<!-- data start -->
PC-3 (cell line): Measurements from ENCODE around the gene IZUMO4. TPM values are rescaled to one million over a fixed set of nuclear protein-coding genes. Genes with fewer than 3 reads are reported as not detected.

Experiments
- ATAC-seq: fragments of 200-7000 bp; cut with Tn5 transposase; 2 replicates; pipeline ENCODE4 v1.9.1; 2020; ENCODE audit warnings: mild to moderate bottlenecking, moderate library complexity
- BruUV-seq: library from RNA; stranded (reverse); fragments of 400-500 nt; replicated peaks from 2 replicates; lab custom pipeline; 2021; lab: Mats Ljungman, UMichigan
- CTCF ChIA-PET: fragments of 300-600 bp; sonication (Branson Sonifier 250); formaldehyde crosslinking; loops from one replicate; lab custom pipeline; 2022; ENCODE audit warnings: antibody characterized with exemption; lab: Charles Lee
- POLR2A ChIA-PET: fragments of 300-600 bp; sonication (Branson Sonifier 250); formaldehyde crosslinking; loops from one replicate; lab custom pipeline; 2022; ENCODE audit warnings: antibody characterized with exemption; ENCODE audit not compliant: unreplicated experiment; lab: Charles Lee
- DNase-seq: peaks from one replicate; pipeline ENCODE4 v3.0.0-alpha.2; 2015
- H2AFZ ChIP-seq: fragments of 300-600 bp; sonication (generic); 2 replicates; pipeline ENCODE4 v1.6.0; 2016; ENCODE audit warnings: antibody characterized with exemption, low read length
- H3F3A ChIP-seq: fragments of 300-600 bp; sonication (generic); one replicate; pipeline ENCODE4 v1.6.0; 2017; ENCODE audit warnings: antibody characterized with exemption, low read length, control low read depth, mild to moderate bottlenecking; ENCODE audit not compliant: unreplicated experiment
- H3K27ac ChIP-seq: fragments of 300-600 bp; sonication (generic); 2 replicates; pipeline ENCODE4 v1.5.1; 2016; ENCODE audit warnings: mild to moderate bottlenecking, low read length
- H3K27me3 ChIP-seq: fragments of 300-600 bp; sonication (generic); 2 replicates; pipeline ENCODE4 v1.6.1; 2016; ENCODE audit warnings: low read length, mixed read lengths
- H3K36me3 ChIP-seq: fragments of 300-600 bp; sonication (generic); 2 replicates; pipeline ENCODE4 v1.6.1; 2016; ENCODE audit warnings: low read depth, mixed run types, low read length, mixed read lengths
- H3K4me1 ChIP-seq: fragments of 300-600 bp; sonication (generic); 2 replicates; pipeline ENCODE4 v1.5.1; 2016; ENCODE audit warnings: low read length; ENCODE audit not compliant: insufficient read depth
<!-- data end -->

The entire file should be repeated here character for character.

PC-3 (cell line): Measurements from ENCODE around the gene IZUMO4. TPM values are rescaled to one million over a fixed set of nuclear protein-coding genes. Genes with fewer than 3 reads are reported as not detected.

Experiments
- ATAC-seq: fragments of 200-7000 bp; cut with Tn5 transposase; 2 replicates; pipeline ENCODE4 v1.9.1; 2020; ENCODE audit warnings: mild to moderate bottlenecking, moderate library complexity
- BruUV-seq: library from RNA; stranded (reverse); fragments of 400-500 nt; replicated peaks from 2 replicates; lab custom pipeline; 2021; lab: Mats Ljungman, UMichigan
- CTCF ChIA-PET: fragments of 300-600 bp; sonication (Branson Sonifier 250); formaldehyde crosslinking; loops from one replicate; lab custom pipeline; 2022; ENCODE audit warnings: antibody characterized with exemption; lab: Charles Lee
- POLR2A ChIA-PET: fragments of 300-600 bp; sonication (Branson Sonifier 250); formaldehyde crosslinking; loops from one replicate; lab custom pipeline; 2022; ENCODE audit warnings: antibody characterized with exemption; ENCODE audit not compliant: unreplicated experiment; lab: Charles Lee
- DNase-seq: peaks from one replicate; pipeline ENCODE4 v3.0.0-alpha.2; 2015
- H2AFZ ChIP-seq: fragments of 300-600 bp; sonication (generic); 2 replicates; pipeline ENCODE4 v1.6.0; 2016; ENCODE audit warnings: antibody characterized with exemption, low read length
- H3F3A ChIP-seq: fragments of 300-600 bp; sonication (generic); one replicate; pipeline ENCODE4 v1.6.0; 2017; ENCODE audit warnings: antibody characterized with exemption, low read length, control low read depth, mild to moderate bottlenecking; ENCODE audit not compliant: unreplicated experiment
- H3K27ac ChIP-seq: fragments of 300-600 bp; sonication (generic); 2 replicates; pipeline ENCODE4 v1.5.1; 2016; ENCODE audit warnings: mild to moderate bottlenecking, low read length
- H3K27me3 ChIP-seq: fragments of 300-600 bp; sonication (generic); 2 replicates; pipeline ENCODE4 v1.6.1; 2016; ENCODE audit warnings: low read length, mixed read lengths
- H3K36me3 ChIP-seq: fragments of 300-600 bp; sonication (generic); 2 replicates; pipeline ENCODE4 v1.6.1; 2016; ENCODE audit warnings: low read depth, mixed run types, low read length, mixed read lengths
- H3K4me1 ChIP-seq: fragments of 300-600 bp; sonication (generic); 2 replicates; pipeline ENCODE4 v1.5.1; 2016; ENCODE audit warnings: low read length; ENCODE audit not compliant: insufficient read depth